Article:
Defendant's initial contention on appeal is that evidence of his refusal to perform the sobriety tests was not probative of any issue at trial and was therefore irrelevant. He argues that its admission was prejudicial since it created the improper inference that his refusal was evidence that he was intoxicated. The State correctly maintains that defendant has waived any such claim of error by failing to specifically raise this issue in his written post-trial motion.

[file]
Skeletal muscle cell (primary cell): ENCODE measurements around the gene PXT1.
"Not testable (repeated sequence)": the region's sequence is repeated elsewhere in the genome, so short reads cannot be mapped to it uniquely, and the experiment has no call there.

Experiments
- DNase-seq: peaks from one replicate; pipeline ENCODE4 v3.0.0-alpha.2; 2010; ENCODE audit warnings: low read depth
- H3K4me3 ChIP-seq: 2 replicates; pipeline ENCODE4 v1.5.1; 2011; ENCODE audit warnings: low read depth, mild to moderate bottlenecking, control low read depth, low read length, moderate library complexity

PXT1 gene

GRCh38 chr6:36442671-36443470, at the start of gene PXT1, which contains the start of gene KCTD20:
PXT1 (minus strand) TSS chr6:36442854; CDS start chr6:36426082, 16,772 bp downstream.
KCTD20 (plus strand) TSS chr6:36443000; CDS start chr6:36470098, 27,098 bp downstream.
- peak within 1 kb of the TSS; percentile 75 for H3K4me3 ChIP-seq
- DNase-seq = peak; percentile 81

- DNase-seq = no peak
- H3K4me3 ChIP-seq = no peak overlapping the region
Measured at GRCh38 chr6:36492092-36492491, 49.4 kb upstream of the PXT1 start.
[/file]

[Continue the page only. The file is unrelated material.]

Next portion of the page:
• 1, 2 A failure to raise an issue in a post-trial motion following a jury trial constitutes a waiver of that issue, and it cannot be urged as a ground for reversal on review. (People v. Lucas (1981), 88 Ill.2d 245, 250, 430 N.E.2d 1091.) It is not sufficient that a party only object at trial to preserve an issue for review, as defendant did here by raising the issue in his motion in limine, but it is necessary to specifically include that issue in a post-trial motion (People v. Tannenbaum (1980), 82 Ill.2d 177, 181, 415 N.E.2d 1027; People v. Winston (1982), 106 Ill. App.3d 673, 686, 435 N.E.2d 1327), so that the trial judge may reconsider the ruling in a less pressured environment and order a new trial when appropriate. (People v. Jackson (1981), 84 Ill.2d 350, 358-59, 418 N.E.2d 739.) Nevertheless, even though not raised in the post-trial motion, "[p]lain errors or defects affecting substantial rights may be noticed" by a reviewing court under Supreme Court Rule 615(a) (87 Ill.2d R. 615(a)). (People v. Carlson (1980), 79 Ill.2d 564, 576, 404 N.E.2d 233.) The doctrine of plain error may be invoked in criminal cases where the evidence is closely balanced or where the error was of such magnitude that the accused was denied a fair trial. (People v. Lucas (1981), 88 Ill.2d 245, 251, 430 N.E.2d 1091.) Here, for the reasons set forth below, we find it was not error to admit testimony that defendant refused to perform certain sobriety tests, and thus, the doctrine of plain error may not be invoked.